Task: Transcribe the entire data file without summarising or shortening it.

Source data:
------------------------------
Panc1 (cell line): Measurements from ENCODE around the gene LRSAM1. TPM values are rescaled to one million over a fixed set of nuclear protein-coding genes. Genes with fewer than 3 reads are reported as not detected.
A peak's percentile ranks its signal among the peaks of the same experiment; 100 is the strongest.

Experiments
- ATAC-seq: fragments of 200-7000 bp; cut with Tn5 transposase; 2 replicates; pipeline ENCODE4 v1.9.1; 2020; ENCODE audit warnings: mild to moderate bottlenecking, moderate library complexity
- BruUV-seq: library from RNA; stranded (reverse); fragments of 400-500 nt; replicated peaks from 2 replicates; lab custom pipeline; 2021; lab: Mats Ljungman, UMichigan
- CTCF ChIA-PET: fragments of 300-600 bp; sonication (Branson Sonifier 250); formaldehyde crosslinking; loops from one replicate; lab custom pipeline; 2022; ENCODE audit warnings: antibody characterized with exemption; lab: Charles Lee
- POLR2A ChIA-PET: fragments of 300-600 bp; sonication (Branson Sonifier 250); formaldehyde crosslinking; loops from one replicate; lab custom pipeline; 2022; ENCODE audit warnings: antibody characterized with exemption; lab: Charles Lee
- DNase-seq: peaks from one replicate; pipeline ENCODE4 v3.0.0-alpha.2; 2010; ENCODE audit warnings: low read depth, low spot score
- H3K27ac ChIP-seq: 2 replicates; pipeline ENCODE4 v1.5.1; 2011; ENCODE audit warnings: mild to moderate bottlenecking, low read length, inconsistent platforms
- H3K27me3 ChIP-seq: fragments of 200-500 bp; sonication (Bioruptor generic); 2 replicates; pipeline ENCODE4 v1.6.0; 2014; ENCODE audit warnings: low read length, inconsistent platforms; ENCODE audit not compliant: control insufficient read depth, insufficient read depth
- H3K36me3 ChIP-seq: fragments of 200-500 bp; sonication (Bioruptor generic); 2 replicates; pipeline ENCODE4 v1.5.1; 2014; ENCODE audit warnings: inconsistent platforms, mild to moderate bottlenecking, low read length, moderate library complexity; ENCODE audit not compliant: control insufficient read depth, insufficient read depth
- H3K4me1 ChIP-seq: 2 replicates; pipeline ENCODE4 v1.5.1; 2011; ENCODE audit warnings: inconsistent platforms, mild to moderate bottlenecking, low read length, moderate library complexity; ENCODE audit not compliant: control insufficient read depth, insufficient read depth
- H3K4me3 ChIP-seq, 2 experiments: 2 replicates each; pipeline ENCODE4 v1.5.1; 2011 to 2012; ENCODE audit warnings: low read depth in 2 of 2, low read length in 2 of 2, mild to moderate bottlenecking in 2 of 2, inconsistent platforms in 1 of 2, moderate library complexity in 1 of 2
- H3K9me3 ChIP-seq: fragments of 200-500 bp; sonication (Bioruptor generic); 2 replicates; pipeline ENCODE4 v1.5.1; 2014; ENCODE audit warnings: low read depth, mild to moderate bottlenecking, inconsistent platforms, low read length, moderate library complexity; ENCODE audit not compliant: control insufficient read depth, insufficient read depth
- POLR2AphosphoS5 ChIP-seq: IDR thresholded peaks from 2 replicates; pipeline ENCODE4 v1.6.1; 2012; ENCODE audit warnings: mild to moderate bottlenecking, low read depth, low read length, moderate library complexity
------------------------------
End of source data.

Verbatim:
Panc1 (cell line): Measurements from ENCODE around the gene LRSAM1. TPM values are rescaled to one million over a fixed set of nuclear protein-coding genes. Genes with fewer than 3 reads are reported as not detected.
A peak's percentile ranks its signal among the peaks of the same experiment; 100 is the strongest.

Experiments
- ATAC-seq: fragments of 200-7000 bp; cut with Tn5 transposase; 2 replicates; pipeline ENCODE4 v1.9.1; 2020; ENCODE audit warnings: mild to moderate bottlenecking, moderate library complexity
- BruUV-seq: library from RNA; stranded (reverse); fragments of 400-500 nt; replicated peaks from 2 replicates; lab custom pipeline; 2021; lab: Mats Ljungman, UMichigan
- CTCF ChIA-PET: fragments of 300-600 bp; sonication (Branson Sonifier 250); formaldehyde crosslinking; loops from one replicate; lab custom pipeline; 2022; ENCODE audit warnings: antibody characterized with exemption; lab: Charles Lee
- POLR2A ChIA-PET: fragments of 300-600 bp; sonication (Branson Sonifier 250); formaldehyde crosslinking; loops from one replicate; lab custom pipeline; 2022; ENCODE audit warnings: antibody characterized with exemption; lab: Charles Lee
- DNase-seq: peaks from one replicate; pipeline ENCODE4 v3.0.0-alpha.2; 2010; ENCODE audit warnings: low read depth, low spot score
- H3K27ac ChIP-seq: 2 replicates; pipeline ENCODE4 v1.5.1; 2011; ENCODE audit warnings: mild to moderate bottlenecking, low read length, inconsistent platforms
- H3K27me3 ChIP-seq: fragments of 200-500 bp; sonication (Bioruptor generic); 2 replicates; pipeline ENCODE4 v1.6.0; 2014; ENCODE audit warnings: low read length, inconsistent platforms; ENCODE audit not compliant: control insufficient read depth, insufficient read depth
- H3K36me3 ChIP-seq: fragments of 200-500 bp; sonication (Bioruptor generic); 2 replicates; pipeline ENCODE4 v1.5.1; 2014; ENCODE audit warnings: inconsistent platforms, mild to moderate bottlenecking, low read length, moderate library complexity; ENCODE audit not compliant: control insufficient read depth, insufficient read depth
- H3K4me1 ChIP-seq: 2 replicates; pipeline ENCODE4 v1.5.1; 2011; ENCODE audit warnings: inconsistent platforms, mild to moderate bottlenecking, low read length, moderate library complexity; ENCODE audit not compliant: control insufficient read depth, insufficient read depth
- H3K4me3 ChIP-seq, 2 experiments: 2 replicates each; pipeline ENCODE4 v1.5.1; 2011 to 2012; ENCODE audit warnings: low read depth in 2 of 2, low read length in 2 of 2, mild to moderate bottlenecking in 2 of 2, inconsistent platforms in 1 of 2, moderate library complexity in 1 of 2
- H3K9me3 ChIP-seq: fragments of 200-500 bp; sonication (Bioruptor generic); 2 replicates; pipeline ENCODE4 v1.5.1; 2014; ENCODE audit warnings: low read depth, mild to moderate bottlenecking, inconsistent platforms, low read length, moderate library complexity; ENCODE audit not compliant: control insufficient read depth, insufficient read depth
- POLR2AphosphoS5 ChIP-seq: IDR thresholded peaks from 2 replicates; pipeline ENCODE4 v1.6.1; 2012; ENCODE audit warnings: mild to moderate bottlenecking, low read depth, low read length, moderate library complexity